Currency Creek, near Currency Creek
2010 Aquatic Ecosystem Condition Report
- Permanently wet, freshwater creek with isolated pools in autumn and a flowing channel in spring.
- Sparse macroinvertebrate community with some rare and sensitive species.
- Obvious signs of gross nutrient enrichment.
- Riparian vegetation consisted of introduced grasses under a canopy of gums and acacias.
About the location
Currency Creek is a moderately large stream in the southern Mount Lofty Range. It rises west of Mosquito Hill and flows in an easterly direction where it ultimately discharges into the Lower Murray, north of Goolwa. The major land uses are cattle and sheep grazing in the upper catchment and vineyards, recreational activities and areas of native vegetation in the lower reaches. The monitoring site was located off Currency Creek Road, nearly one kilometre south of Currency Creek.
SA Murray–Darling Basin NRM Regional Summary 2010
The creek was given a Fair rating because the site sampled showed moderate changes in ecosystem structure and some changes to the way the ecosystem functions. There was considerable evidence of human disturbance, including nutrient enrichment, poor riparian habitat and fine sediment deposition, although the stream still provided an important refuge for some sensitive macroinvertebrate and native fish species.
A sparse community of about 25 species of macroinvertebrates was collected from this creek, 4-6 metres wide and up to 75 cm deep, in autumn and spring 2010. In autumn, the site consisted of a large still pool, however, the creek was flowing slowly in spring and included a small area of faster flowing riffle habitat that was too small to sample.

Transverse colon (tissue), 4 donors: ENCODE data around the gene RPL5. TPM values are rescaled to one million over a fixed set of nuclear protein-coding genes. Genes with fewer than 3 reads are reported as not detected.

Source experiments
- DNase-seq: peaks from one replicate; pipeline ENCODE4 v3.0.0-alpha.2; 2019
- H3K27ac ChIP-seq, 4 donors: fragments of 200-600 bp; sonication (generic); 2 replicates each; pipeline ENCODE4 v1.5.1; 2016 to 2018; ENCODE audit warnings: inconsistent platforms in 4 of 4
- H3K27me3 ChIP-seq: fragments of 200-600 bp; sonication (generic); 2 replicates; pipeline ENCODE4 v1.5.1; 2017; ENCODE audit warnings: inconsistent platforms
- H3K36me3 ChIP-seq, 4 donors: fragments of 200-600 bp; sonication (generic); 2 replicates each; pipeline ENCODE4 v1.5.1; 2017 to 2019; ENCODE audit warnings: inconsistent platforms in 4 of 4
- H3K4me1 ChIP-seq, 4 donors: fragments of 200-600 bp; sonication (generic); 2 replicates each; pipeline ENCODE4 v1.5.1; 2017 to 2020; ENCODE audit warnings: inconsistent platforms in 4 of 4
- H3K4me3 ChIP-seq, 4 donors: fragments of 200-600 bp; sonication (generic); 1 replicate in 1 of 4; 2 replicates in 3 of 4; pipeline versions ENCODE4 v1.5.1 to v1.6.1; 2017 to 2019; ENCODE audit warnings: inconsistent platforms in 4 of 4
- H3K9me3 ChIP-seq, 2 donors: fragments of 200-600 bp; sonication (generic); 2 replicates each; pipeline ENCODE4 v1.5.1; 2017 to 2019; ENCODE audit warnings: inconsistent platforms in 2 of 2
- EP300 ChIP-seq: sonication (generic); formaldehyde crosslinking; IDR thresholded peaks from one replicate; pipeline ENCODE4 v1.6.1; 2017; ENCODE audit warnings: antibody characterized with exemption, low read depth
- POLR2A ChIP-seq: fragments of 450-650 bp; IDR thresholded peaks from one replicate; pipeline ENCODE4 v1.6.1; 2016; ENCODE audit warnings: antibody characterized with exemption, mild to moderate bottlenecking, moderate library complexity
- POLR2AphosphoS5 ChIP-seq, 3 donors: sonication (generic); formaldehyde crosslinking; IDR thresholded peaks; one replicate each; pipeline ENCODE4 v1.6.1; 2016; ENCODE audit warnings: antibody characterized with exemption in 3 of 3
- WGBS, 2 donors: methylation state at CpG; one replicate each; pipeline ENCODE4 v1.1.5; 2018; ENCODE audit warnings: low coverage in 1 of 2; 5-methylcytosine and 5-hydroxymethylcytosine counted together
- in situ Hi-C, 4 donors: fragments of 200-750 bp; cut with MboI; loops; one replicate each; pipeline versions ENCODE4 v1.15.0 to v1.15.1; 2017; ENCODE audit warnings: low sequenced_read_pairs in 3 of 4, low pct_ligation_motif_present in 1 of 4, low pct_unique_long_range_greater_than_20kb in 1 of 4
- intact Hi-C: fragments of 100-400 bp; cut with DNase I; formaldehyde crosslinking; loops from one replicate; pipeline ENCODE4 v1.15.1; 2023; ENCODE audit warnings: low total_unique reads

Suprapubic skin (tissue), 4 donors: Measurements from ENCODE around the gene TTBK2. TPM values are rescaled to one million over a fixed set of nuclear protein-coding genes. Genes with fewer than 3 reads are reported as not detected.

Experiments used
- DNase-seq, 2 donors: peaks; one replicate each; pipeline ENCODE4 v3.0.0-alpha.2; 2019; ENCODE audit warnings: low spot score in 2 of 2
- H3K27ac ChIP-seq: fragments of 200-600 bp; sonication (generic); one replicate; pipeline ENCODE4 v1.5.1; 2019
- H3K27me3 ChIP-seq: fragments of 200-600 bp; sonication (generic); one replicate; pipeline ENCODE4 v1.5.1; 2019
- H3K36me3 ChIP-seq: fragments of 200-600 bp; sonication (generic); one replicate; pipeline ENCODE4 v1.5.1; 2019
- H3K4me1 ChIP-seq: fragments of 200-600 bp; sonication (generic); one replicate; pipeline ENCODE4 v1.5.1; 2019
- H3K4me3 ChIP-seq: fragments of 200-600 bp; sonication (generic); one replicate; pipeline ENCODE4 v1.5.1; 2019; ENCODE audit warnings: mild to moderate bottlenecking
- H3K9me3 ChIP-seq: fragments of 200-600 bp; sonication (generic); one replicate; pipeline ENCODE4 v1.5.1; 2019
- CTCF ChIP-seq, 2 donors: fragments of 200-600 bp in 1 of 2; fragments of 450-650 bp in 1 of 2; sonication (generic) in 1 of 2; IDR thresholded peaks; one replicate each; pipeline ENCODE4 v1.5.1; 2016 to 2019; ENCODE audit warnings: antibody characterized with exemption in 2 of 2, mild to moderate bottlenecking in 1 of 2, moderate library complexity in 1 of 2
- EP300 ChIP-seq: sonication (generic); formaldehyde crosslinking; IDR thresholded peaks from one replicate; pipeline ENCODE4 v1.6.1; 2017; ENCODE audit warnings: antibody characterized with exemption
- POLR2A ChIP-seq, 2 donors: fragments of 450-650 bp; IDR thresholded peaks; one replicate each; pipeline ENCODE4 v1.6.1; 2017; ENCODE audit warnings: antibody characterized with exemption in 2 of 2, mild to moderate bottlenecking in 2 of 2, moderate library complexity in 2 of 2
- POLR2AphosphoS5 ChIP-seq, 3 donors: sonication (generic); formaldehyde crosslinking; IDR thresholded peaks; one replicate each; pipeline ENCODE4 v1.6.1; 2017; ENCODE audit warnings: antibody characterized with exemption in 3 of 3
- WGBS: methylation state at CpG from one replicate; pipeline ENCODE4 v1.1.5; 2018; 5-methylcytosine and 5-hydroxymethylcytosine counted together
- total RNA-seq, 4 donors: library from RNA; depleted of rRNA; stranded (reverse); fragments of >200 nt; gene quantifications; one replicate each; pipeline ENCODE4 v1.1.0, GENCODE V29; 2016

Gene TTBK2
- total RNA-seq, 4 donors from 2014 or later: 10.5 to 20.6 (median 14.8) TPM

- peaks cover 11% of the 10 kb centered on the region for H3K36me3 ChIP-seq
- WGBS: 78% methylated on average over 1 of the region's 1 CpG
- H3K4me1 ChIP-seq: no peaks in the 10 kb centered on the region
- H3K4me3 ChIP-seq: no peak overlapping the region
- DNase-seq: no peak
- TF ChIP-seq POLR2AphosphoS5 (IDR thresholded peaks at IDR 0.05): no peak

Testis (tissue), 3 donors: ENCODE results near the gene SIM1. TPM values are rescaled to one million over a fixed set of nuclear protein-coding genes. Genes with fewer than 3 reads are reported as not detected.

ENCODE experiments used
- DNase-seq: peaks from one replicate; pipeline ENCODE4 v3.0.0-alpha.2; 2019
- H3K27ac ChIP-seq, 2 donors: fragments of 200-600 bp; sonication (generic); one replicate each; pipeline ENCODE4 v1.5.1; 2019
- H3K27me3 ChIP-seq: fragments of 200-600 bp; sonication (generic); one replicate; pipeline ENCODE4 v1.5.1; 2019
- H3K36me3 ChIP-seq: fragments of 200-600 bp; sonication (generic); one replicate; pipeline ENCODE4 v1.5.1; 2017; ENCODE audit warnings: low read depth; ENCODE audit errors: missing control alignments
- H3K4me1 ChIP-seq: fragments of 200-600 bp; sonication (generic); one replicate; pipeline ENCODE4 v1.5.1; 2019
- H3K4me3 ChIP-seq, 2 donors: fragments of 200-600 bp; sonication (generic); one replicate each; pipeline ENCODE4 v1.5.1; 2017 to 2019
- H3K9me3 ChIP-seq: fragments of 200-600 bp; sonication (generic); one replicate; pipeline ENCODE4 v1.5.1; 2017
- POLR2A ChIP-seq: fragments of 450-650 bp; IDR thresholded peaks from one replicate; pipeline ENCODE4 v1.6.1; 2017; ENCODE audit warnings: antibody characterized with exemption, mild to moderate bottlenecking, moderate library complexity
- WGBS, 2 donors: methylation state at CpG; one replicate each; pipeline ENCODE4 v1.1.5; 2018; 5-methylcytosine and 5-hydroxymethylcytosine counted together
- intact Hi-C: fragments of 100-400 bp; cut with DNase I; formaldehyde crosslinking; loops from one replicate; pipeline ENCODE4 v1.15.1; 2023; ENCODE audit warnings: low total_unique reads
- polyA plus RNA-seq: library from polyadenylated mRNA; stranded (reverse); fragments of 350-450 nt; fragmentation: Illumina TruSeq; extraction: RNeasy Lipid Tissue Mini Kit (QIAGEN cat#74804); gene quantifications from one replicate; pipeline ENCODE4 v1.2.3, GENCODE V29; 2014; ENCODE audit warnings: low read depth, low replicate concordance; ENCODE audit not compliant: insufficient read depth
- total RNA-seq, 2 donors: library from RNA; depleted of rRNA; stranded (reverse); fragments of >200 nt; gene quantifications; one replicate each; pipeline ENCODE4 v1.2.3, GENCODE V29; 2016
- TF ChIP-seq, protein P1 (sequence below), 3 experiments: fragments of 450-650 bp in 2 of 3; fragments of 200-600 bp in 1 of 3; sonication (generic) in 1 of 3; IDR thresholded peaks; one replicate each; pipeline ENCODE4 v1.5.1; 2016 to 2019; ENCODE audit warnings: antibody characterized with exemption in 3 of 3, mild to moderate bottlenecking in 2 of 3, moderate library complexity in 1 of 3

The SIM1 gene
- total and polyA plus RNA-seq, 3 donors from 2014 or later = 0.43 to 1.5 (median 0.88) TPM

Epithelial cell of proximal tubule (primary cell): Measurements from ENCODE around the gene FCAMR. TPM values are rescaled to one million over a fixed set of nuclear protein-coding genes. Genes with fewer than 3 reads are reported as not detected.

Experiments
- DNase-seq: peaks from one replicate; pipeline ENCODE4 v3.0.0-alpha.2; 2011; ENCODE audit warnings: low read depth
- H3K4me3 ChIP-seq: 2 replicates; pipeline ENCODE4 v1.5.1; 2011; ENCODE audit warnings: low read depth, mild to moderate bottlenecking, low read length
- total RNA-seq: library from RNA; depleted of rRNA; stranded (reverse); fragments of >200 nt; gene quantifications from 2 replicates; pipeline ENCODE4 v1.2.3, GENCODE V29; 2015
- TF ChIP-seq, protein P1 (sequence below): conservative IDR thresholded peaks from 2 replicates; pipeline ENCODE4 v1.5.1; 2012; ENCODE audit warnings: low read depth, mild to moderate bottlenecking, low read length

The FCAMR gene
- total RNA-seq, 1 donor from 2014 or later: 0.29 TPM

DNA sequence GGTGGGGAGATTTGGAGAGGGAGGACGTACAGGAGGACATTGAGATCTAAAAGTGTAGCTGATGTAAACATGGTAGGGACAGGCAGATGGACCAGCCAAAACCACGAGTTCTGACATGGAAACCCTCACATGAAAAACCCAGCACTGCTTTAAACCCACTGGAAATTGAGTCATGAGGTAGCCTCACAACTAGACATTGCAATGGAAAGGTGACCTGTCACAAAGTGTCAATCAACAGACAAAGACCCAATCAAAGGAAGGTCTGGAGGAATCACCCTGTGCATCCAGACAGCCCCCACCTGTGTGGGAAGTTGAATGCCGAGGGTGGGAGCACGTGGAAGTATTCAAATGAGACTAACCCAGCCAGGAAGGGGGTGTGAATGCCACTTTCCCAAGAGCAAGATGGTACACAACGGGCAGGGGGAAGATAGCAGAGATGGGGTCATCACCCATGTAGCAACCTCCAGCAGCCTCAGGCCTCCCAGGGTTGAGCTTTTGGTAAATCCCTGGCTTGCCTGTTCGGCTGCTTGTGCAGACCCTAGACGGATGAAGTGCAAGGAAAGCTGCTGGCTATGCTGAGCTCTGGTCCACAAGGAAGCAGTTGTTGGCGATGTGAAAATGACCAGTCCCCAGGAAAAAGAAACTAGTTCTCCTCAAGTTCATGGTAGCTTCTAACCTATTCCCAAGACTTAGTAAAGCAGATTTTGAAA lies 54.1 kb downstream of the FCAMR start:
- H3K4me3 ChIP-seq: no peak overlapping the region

The community was comprised low numbers of only six species in autumn but was dominated by large numbers of introduced hydrobiid snails (Potamopyrgus antipodarum), chironomids, amphipods (Austrochiltonia australis) and blackfly larvae in spring. Smaller numbers of various other species were collected, including planorbid and introduced physid snails, worms, freshwater prawns, yabbies, beetles, mayflies, waterbugs, dragonflies, stoneflies and caddisflies. At least two rare and sensitive species were collected, including a leptophlebiid mayfly (Koorrnonga inconspicua) and gripopterygid stonefly (Illiesoperla mayi). A range of species normally associated with flowing habitats was recorded in spring, including a dytiscid beetle (Platynectes decempunctatus), blackfly larvae (Austrosimulium furiosum and Simulium ornatipes), chironomid (Rheotanytarsus) and the abovementioned sensitive mayfly and stonefly. Only two common species of native fish were recorded, including the Flathead Gudgeon and Australian Smelt.
The water was moderately fresh (salinity of 2,789 mg/L in autumn and 1,013 mg/L in spring), well oxygenated (63–90% saturation) and slightly coloured, with high concentrations of nutrients such as nitrogen (0.77–1.76 mg/L) and phosphorus (0.33–0.64 mg/L).